Civil justice statistics in Scotland: 2016-2017
The 2016-17 Civil Justice in Scotland release includes main statistics tables and figures and supplementary statistics tables.
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3. History of civil law court cases
The volume of civil law court cases in Scotland has changed markedly over the past four decades (Figure 3).
Figure 3: Number of civil law court cases since 1979
The volume of summary cause cases reduced substantially in 1989 following the introduction of the small claims procedure. This procedure was designed to make the court process easier and less formal for people making low-value claims, originally up to £750. As a consequence, considerably fewer people have had to use summary cause procedure which, until then, had been the least formal procedure available in the sheriff courts.
The number of small claims cases briefly increased following the procedure’s introduction but subsequently decreased until 2007. The monetary limits of various sheriff court procedures were subsequently increased, in the case of small claims up to £3,000. This led to a sharp increase in the number of cases initiated using this procedure in 2008, followed by a decline since then.
Simple procedure amalgamated small claim and the most straightforward types of cases found under summary cause procedures, and was introduced part way through 2016-17. The more complex types of summary cause cases will come under simple procedure at a future date. Cases registered prior to the commencement of simple procedure are dealt with in line with the procedure in place at that time. It is designed to provide a speedy, inexpensive and informal way to resolve disputes where monetary value does not exceed £5,000. It has already resulted in a drop in the number of cases dealt with under small claim and summary cause procedures.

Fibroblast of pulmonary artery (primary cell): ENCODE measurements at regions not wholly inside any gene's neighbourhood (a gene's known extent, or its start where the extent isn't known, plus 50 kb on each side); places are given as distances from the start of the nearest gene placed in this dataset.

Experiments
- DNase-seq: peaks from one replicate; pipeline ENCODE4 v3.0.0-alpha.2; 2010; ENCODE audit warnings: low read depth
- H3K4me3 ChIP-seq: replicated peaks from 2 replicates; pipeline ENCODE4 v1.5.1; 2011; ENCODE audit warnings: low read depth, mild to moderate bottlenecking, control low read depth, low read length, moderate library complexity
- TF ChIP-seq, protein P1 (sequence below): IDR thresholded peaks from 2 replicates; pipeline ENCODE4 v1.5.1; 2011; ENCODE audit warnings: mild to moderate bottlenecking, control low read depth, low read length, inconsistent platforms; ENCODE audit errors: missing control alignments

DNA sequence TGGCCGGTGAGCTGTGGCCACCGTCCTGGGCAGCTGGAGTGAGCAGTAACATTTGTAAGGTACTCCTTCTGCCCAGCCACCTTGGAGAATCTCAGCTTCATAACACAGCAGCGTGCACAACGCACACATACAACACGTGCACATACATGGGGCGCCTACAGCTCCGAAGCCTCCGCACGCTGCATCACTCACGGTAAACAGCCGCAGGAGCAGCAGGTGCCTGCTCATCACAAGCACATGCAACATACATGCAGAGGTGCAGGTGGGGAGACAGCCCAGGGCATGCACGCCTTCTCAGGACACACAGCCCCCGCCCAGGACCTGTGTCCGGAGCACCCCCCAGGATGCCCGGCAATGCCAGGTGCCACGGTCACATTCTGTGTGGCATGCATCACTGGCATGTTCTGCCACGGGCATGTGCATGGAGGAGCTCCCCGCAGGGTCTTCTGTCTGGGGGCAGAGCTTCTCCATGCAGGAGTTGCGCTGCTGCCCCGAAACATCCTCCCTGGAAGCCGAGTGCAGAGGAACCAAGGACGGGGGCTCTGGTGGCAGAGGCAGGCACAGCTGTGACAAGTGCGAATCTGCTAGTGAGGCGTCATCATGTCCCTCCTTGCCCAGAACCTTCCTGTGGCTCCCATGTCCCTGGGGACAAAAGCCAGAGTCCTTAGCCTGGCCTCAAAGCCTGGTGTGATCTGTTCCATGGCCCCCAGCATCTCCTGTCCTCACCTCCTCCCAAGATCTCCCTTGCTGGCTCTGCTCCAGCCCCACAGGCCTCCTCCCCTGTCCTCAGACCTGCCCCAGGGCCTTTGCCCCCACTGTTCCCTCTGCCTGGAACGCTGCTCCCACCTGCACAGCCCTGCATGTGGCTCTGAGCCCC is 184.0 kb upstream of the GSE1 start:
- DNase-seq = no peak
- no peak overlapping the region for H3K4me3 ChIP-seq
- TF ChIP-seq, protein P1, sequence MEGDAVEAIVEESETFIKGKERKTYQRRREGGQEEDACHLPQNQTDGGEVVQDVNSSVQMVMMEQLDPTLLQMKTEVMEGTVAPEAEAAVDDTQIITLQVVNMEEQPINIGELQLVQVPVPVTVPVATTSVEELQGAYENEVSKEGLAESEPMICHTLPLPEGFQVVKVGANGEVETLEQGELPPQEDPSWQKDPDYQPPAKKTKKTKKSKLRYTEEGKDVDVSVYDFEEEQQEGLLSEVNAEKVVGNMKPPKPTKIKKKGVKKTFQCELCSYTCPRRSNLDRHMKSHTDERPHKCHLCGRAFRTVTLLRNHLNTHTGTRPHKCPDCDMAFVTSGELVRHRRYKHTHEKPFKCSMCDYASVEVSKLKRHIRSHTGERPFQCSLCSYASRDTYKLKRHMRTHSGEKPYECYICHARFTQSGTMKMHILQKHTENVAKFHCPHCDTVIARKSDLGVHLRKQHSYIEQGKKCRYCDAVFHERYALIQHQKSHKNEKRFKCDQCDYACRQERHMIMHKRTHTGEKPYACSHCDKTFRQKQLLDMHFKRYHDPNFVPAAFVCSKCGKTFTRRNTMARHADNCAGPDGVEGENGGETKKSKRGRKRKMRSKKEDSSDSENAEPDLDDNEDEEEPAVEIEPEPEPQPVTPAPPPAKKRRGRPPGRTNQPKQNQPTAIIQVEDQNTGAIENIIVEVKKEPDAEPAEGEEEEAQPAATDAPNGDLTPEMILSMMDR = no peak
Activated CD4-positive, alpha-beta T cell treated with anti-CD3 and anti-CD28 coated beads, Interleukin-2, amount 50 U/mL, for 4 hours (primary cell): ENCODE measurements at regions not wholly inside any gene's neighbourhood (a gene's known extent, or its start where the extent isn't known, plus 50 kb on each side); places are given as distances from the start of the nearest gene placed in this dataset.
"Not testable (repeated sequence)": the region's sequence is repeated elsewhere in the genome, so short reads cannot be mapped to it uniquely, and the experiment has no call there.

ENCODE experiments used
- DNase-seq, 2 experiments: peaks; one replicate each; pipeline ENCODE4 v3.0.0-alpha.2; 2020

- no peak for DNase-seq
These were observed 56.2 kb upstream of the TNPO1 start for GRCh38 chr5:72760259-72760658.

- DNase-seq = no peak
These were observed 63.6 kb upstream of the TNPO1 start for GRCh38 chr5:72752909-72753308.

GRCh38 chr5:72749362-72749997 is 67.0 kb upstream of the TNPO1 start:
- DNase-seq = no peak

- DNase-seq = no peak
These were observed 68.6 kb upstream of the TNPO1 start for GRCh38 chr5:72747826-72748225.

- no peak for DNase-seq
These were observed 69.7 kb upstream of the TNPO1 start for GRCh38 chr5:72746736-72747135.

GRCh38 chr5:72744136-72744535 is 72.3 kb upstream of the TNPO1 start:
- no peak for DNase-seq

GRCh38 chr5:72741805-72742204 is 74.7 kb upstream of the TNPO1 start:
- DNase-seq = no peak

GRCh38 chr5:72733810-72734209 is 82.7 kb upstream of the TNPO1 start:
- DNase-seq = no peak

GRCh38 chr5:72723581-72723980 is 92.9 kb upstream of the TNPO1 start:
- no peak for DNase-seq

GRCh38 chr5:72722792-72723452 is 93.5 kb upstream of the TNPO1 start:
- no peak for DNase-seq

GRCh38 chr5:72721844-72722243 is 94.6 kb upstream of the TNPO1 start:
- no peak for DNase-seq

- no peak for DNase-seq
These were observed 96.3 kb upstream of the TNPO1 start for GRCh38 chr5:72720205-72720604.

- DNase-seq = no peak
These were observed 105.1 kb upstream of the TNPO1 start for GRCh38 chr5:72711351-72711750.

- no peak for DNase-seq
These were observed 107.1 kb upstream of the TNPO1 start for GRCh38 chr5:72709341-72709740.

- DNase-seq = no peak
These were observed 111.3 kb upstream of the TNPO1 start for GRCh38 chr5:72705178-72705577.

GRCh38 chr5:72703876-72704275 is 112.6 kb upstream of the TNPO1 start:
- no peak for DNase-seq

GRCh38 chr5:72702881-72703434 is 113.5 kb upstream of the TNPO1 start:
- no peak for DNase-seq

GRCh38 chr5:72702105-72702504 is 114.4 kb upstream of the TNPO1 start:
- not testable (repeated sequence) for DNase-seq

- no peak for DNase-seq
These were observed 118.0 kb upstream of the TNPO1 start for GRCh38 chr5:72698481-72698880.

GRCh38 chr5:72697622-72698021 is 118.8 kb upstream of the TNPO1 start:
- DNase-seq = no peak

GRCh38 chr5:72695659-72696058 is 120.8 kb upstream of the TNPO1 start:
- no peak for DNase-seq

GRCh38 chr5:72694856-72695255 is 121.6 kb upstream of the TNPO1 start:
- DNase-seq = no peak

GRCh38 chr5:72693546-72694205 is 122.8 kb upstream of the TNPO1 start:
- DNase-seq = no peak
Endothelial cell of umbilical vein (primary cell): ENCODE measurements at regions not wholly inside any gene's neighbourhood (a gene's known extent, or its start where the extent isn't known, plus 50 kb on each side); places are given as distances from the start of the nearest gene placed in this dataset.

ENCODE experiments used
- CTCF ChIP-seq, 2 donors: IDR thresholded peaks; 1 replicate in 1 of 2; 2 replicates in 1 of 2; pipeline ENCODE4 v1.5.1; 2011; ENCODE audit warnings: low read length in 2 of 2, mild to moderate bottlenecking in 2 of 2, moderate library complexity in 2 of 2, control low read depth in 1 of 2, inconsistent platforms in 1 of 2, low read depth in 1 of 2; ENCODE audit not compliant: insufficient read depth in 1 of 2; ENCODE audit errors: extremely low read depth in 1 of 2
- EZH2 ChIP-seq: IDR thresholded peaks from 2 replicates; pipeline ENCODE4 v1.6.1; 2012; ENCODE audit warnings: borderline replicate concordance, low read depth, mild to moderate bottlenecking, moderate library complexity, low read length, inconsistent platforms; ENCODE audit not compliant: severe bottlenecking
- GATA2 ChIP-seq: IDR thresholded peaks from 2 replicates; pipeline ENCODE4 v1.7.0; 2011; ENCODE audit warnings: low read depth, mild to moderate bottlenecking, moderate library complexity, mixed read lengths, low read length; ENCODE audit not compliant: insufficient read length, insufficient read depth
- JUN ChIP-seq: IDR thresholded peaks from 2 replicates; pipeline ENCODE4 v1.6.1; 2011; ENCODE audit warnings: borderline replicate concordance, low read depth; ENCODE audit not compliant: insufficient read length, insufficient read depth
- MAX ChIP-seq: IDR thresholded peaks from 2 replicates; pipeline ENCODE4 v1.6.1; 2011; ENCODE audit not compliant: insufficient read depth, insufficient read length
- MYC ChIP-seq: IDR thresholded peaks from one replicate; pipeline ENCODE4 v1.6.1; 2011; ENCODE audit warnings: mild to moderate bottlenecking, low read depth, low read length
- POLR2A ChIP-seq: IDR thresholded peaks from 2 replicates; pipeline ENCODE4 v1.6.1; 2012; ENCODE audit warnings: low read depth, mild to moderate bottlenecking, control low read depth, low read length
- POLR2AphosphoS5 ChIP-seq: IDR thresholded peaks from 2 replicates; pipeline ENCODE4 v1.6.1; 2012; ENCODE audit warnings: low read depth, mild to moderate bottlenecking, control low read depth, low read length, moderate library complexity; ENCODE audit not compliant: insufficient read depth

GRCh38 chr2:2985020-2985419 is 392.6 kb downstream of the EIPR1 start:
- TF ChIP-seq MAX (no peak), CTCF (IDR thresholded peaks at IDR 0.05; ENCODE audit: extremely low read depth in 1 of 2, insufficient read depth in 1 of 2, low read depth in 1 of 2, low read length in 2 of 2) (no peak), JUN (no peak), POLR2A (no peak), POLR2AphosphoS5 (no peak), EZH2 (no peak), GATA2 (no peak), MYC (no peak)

The number of cases initiated under ordinary cause procedure reached a peak of approximately 60,000 cases in 2005. The aforementioned changes to sheriff court jurisdiction limits in January 2008 led to a subsequent decrease in ordinary cause cases (and an increase in the number of small claims cases). The further decrease in ordinary cause cases during 2011 is believed to be a consequence of the Home Owner and Debtor Protection (Scotland) Act 2010 – see the Repossession section for more information.
Court of Session
The Court of Session handles a much lower volume of cases than the sheriff courts. In 1982, over 20,000 cases were initiated in the Court of Session, but this rapidly dropped between 1983 and 1985 when divorce in the sheriff courts became possible from 1 May 1984, and has stayed between approximately 4,000 and 6,000 cases a year until 2015-16, before falling to 2,250 in 2016-17. The latest decrease is mainly a result of the establishment of the Sheriff Personal Injury Court which led to a 74% decrease in personal injury cases initiated in the Court of Session.
Overall, the total number of civil law cases going through the courts each year has been decreasing since 1991 and fell below 100,000 cases for the first time in 2010. In recent years, the biggest falls have been in repossession, debt and damages. The general trend is a decrease in total number of civil law cases initiated although at a slower pace than earlier years.
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